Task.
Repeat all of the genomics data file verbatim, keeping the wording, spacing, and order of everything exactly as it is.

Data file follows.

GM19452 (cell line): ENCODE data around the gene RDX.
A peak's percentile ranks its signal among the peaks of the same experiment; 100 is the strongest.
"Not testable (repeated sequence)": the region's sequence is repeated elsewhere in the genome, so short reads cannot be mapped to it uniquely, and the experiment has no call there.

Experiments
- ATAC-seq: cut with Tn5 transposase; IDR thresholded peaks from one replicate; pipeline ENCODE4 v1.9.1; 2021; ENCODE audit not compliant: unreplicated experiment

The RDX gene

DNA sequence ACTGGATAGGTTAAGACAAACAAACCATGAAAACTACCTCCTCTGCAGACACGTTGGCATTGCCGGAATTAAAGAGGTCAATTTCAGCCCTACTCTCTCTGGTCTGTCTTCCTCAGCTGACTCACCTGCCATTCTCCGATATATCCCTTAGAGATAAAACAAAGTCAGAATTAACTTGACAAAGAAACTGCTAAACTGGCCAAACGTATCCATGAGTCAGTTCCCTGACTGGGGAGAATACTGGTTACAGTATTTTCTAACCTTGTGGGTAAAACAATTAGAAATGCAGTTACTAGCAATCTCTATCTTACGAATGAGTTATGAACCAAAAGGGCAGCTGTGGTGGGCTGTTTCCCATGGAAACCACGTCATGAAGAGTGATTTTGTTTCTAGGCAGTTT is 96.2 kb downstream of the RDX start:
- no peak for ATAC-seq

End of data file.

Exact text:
GM19452 (cell line): ENCODE data around the gene RDX.
A peak's percentile ranks its signal among the peaks of the same experiment; 100 is the strongest.
"Not testable (repeated sequence)": the region's sequence is repeated elsewhere in the genome, so short reads cannot be mapped to it uniquely, and the experiment has no call there.

Experiments
- ATAC-seq: cut with Tn5 transposase; IDR thresholded peaks from one replicate; pipeline ENCODE4 v1.9.1; 2021; ENCODE audit not compliant: unreplicated experiment

The RDX gene

DNA sequence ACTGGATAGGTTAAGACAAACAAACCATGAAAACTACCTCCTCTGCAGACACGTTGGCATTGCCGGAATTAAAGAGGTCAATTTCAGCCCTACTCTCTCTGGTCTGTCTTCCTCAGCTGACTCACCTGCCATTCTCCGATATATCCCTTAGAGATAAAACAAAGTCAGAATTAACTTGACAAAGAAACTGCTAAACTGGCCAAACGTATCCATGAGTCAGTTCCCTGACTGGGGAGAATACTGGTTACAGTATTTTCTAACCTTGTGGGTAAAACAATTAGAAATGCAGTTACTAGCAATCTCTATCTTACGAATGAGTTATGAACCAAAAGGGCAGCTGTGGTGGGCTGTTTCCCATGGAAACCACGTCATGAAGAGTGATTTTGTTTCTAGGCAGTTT is 96.2 kb downstream of the RDX start:
- no peak for ATAC-seq